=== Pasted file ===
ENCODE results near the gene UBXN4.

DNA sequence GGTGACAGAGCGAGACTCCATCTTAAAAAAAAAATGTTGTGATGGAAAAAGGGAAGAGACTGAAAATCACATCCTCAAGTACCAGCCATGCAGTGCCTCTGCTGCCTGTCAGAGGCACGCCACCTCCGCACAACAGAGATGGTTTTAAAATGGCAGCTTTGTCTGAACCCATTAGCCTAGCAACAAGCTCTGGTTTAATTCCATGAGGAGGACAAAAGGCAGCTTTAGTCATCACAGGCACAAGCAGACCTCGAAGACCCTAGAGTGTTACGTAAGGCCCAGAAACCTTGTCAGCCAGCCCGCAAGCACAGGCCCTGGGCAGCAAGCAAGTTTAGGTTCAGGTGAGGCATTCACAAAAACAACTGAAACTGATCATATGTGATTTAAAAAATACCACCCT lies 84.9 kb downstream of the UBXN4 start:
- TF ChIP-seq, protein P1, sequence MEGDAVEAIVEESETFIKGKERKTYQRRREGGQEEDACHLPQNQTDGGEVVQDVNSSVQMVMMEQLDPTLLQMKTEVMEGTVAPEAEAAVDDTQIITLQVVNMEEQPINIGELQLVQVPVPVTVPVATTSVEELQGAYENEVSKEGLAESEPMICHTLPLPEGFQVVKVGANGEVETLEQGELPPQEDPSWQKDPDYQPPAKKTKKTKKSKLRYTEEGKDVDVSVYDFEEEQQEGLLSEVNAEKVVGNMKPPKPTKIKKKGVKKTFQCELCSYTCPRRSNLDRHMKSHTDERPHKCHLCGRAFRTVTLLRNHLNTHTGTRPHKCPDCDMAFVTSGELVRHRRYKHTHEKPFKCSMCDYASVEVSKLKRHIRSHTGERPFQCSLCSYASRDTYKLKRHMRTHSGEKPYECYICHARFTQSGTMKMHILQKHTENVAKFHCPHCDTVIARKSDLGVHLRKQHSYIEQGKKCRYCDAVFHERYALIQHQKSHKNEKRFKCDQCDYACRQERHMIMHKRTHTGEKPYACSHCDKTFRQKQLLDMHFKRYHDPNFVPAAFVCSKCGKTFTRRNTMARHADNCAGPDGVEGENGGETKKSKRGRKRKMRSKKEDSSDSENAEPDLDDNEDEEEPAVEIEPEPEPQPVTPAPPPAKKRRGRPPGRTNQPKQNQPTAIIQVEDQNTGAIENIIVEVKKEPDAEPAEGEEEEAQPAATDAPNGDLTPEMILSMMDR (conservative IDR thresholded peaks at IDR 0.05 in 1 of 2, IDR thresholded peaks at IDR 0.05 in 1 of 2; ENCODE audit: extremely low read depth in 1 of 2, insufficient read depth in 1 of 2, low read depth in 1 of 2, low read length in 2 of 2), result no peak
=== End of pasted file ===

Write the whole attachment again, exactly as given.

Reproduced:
ENCODE results near the gene UBXN4.

DNA sequence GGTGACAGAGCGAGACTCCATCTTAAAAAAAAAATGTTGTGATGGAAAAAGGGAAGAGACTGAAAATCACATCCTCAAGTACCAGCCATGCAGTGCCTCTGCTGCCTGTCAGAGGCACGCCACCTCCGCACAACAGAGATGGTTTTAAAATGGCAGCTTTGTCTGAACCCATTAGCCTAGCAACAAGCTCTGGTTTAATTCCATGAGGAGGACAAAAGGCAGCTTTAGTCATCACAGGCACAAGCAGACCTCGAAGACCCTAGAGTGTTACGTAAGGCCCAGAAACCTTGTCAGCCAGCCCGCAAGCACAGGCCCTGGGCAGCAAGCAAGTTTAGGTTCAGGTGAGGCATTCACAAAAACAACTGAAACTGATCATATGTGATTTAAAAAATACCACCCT lies 84.9 kb downstream of the UBXN4 start:
- TF ChIP-seq, protein P1, sequence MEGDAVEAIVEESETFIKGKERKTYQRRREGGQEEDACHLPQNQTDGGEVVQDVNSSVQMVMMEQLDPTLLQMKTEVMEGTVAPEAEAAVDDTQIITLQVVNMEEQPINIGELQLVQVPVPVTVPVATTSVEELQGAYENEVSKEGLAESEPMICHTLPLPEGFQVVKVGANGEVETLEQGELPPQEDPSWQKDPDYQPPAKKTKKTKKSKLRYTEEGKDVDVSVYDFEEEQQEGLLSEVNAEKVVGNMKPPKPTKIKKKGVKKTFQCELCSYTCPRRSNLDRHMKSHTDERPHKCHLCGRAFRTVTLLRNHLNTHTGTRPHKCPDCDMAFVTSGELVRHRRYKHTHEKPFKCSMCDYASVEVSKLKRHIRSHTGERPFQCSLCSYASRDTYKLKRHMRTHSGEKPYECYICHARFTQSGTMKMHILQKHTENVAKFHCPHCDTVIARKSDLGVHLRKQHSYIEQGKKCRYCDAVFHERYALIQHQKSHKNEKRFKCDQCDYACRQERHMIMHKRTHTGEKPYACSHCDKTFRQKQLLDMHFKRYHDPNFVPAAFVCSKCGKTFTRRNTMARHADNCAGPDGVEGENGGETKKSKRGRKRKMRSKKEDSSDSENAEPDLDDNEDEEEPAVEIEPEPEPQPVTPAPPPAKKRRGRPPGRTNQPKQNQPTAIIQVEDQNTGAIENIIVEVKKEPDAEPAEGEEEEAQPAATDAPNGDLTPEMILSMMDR (conservative IDR thresholded peaks at IDR 0.05 in 1 of 2, IDR thresholded peaks at IDR 0.05 in 1 of 2; ENCODE audit: extremely low read depth in 1 of 2, insufficient read depth in 1 of 2, low read depth in 1 of 2, low read length in 2 of 2), result no peak